For all of the complaints that San Francisco rent is driving young people out, the City by the Bay may not be experiencing as much of a millennial exodus as other costly cities.
A new report from real estate site Trulia, called "Priced Out," analyzes the relationship between high housing prices and city migration. Trulia concludes that millennials are leaving costly cities like New York and Washington, D.C. at much higher rates than Generation Xers or Baby Boomers. But, cities with promising tech jobs may be better at keeping millennials than others.
Mark Uh, a data sciencist for Trulia, looked at the 10 metropolitan areas with the the highest gross rents, using Census Data from 2010 to 2014. He then examined the data using three different demographic filters (age, household income, and occupation), and looked at which demographic sectors were moving away at higher-than expected rates.
In theory, the change in population should be at a rate that keeps the population make-up the same. He writes:
If people with brown eyes make up 60% of a city’s population, our expectation would be that 60% of everyone who moves out would have brown eyes.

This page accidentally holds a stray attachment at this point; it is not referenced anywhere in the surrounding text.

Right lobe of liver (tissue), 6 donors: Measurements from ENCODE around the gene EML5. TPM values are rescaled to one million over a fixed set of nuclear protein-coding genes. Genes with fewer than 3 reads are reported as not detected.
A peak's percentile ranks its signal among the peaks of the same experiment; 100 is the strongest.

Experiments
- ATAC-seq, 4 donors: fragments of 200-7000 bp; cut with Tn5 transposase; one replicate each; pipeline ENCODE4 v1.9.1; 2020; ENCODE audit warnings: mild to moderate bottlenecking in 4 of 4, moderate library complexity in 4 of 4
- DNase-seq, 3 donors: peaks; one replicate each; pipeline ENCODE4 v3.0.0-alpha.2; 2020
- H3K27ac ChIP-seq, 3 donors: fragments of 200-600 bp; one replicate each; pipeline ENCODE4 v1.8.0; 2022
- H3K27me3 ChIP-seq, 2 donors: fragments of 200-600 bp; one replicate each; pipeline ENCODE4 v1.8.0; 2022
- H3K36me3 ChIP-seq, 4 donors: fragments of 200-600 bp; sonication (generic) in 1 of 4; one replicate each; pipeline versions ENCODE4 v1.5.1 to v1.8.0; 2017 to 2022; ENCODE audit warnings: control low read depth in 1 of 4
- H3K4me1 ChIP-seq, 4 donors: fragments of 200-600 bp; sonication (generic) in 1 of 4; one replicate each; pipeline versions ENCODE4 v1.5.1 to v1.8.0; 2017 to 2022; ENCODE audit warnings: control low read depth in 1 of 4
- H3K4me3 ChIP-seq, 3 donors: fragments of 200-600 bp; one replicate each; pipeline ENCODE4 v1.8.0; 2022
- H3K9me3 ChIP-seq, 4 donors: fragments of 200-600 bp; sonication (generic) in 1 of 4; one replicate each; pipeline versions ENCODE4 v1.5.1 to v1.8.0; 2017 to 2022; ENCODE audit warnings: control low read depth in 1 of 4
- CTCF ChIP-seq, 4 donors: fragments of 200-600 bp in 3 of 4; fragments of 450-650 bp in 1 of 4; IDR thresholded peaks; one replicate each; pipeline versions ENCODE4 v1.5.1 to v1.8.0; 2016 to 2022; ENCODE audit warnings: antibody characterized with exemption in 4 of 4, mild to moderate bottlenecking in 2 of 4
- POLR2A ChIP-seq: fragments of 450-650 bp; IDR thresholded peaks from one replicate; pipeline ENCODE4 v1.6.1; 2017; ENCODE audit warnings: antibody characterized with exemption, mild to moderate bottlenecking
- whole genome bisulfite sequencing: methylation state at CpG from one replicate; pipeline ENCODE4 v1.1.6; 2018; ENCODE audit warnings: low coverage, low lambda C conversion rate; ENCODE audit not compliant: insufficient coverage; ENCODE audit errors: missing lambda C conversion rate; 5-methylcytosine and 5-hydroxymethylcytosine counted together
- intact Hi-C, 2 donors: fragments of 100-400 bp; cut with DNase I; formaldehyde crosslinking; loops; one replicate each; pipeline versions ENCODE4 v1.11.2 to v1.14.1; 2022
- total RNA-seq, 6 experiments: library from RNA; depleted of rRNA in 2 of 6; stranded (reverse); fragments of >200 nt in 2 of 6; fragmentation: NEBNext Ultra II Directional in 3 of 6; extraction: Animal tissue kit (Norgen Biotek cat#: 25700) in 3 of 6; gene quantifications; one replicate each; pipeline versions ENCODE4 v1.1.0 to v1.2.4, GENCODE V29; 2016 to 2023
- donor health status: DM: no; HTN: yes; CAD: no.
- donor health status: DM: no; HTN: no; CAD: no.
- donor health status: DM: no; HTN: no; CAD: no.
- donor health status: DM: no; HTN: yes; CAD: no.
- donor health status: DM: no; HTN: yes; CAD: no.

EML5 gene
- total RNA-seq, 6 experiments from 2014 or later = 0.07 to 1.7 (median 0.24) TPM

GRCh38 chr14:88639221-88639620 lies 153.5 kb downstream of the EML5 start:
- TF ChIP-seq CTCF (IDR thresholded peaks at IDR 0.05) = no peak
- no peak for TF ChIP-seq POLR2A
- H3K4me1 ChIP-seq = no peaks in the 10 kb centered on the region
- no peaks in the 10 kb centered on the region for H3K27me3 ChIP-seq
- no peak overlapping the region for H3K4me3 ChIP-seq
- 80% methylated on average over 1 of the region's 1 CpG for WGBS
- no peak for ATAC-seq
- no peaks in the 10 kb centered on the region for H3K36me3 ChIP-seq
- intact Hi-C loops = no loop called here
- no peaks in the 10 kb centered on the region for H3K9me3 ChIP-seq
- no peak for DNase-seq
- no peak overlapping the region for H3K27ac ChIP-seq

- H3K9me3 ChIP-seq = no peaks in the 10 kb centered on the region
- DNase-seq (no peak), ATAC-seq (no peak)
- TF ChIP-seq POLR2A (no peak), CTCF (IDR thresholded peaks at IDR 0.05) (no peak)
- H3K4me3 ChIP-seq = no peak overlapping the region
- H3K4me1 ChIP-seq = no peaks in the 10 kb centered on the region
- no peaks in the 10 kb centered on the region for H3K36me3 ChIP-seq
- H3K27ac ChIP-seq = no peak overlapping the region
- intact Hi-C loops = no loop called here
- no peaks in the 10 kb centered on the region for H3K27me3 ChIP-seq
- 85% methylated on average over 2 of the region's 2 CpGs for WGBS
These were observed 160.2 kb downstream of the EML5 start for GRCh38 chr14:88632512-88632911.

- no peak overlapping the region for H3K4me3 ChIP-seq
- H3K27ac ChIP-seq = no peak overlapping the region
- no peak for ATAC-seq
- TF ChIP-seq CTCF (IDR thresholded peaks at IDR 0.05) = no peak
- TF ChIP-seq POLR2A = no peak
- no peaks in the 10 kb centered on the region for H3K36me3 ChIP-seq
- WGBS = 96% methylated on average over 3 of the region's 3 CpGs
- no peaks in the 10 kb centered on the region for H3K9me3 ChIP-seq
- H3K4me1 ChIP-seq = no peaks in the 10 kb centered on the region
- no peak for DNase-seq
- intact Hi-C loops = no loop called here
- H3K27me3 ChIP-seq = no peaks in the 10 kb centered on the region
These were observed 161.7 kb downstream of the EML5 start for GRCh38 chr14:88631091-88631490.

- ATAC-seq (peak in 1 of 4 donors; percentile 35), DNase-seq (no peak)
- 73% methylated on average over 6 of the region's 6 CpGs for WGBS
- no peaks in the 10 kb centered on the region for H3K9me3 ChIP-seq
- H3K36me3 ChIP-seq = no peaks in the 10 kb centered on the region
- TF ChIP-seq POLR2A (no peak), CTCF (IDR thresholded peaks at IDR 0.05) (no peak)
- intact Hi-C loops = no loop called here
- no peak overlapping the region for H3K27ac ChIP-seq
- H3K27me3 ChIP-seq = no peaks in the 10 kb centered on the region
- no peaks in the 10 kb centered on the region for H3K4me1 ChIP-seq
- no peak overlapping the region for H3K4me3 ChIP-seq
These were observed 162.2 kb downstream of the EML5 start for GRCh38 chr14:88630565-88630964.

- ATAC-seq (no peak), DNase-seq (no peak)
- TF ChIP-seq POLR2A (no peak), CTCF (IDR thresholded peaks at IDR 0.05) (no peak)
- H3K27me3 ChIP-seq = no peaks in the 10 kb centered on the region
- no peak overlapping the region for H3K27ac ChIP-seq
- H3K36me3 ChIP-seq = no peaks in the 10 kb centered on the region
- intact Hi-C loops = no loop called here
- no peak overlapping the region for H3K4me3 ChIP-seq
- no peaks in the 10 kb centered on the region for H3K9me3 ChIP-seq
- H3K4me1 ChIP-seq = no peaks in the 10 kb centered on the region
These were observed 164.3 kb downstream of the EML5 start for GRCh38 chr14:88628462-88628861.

From 2010 to 2014, millennials moved away from all of the 10 metropolitan areas with the highest rents at a higher-than-expected rate. But, two of the most-well known "tech hubs" on the list--San Jose and San Francisco--had two of the lowest move-away rates on the list. (To be sure, the rates are probably still much higher than city officials would like, at 98.3 and 91.1 percent, respectively.)
The area with the highest millennial move-away rate is Silver Spring, Maryland, at a whopping 144.2 percent. San Jose and San Francisco also had lower move-away rates than New York, Chicago, and Washington, D.C.
In addition, Trulia found that residents of these 10 cities whose jobs fit into the "Information and Communications" industry (which includes tech workers), are actually less likely to leave the cities. Their move away over five years was negative 11.4 percent.
But not all places with lots of tech workers may be immune. Oakland, CA, which some San Francisco tech workers have fled to in order to escape high rents, has seen millennials move away at a rate of 111.5 percent over the past five years, the third highest on the list.
Why are some millennials biting the bullet and sticking it out in pricy San Francisco? Better job opportunities, in theory. The average annual salaries of tech workers in San Francisco and Silicon Valley is $118,243, according to Dice.com.
"Generally speaking, the booming tech industry has created a lot of job opportunities for young adults, and many Silicon Valley companies offer perks that reallly appeal to millennial workers," Uh tells Inc.
But this trend may start to change over the next few years. A survey conducted earlier in April by job hunting platform Woo.io--spotted by Inc.'s Tess Townsend--found that of the more than 50,000 tech workers that were surveyed, 29 percent were planning to leave San Francisco. The reason: high rent.